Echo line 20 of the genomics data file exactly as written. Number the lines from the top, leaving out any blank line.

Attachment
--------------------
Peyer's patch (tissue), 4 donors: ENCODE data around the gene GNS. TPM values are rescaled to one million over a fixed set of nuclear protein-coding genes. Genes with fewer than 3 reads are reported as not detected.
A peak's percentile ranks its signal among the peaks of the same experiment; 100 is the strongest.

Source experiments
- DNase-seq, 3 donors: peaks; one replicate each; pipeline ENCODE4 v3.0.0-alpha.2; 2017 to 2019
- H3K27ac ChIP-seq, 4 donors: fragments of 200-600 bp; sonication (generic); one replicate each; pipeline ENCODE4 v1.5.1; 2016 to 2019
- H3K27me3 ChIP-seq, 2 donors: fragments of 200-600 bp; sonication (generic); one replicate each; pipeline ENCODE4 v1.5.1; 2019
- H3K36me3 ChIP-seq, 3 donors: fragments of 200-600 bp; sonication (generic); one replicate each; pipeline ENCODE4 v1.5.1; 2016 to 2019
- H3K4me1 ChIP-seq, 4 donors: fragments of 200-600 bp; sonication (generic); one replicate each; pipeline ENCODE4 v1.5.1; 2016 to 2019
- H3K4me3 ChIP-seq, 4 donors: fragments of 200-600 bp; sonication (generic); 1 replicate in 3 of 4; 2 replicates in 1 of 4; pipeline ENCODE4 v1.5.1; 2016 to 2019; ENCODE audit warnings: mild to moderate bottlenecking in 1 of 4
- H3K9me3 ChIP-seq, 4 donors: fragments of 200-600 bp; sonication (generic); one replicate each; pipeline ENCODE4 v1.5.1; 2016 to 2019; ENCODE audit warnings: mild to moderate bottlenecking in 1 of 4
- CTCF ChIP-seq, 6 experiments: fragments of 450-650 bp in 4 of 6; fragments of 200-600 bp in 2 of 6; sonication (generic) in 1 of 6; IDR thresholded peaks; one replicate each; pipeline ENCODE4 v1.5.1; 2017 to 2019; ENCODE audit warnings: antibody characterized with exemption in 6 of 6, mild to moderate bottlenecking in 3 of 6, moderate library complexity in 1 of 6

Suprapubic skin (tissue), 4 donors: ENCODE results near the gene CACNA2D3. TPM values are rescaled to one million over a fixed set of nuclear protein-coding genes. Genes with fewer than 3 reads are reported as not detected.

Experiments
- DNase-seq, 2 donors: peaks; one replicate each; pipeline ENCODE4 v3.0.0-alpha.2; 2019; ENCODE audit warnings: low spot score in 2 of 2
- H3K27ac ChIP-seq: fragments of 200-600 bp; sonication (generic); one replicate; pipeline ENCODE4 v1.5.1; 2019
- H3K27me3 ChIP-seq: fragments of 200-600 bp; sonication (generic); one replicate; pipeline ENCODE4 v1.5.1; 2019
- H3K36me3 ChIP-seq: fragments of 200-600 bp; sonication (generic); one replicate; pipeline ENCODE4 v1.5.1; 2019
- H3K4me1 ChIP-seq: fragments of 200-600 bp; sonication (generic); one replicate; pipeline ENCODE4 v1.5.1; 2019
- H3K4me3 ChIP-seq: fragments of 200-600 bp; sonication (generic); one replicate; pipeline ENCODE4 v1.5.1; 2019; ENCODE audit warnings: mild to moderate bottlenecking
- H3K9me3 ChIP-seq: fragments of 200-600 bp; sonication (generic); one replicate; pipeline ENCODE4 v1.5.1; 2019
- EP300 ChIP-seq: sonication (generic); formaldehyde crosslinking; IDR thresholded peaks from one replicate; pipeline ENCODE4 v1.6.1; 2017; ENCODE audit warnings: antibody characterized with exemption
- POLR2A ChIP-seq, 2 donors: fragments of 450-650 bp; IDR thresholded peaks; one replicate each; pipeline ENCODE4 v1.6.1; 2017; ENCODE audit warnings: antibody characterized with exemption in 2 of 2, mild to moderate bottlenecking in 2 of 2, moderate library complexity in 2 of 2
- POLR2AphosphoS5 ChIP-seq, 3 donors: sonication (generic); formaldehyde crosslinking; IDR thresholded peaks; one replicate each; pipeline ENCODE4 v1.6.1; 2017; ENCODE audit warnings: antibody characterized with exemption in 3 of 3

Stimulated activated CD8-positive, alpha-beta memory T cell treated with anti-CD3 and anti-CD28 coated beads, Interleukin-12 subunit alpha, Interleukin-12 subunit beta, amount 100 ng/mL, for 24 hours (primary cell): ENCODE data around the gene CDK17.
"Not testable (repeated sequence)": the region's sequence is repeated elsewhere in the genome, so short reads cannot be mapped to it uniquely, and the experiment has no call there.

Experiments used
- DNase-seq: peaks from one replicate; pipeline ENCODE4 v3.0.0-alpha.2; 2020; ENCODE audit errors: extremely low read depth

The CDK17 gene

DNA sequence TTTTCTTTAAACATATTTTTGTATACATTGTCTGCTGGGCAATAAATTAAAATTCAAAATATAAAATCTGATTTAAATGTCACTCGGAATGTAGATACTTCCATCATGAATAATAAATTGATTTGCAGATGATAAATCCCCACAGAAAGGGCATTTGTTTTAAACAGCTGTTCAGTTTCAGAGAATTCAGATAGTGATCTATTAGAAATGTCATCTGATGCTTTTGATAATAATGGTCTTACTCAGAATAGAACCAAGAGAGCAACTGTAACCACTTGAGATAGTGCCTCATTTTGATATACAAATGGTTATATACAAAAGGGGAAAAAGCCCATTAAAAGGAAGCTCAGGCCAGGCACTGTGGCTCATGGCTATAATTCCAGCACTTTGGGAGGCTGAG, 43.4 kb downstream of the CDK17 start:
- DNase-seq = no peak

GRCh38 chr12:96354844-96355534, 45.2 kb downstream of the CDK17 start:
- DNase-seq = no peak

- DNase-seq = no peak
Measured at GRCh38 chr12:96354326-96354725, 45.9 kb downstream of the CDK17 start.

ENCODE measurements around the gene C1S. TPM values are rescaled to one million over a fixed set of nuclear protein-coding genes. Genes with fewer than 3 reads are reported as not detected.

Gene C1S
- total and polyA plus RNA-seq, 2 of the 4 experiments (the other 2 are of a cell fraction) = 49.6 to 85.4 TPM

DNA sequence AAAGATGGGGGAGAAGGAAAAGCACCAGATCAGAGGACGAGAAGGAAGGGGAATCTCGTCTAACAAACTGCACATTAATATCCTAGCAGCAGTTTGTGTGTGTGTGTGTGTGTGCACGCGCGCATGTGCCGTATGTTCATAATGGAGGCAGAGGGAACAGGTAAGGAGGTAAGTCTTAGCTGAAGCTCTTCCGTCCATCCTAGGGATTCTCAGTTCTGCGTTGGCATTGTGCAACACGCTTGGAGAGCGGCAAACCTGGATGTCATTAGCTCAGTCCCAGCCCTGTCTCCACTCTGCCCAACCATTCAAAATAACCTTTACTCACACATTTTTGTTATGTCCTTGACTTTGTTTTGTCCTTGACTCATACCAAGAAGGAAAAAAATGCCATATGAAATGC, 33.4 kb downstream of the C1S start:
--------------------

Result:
- H3K9me3 ChIP-seq: fragments of 200-600 bp; sonication (generic); one replicate; pipeline ENCODE4 v1.5.1; 2019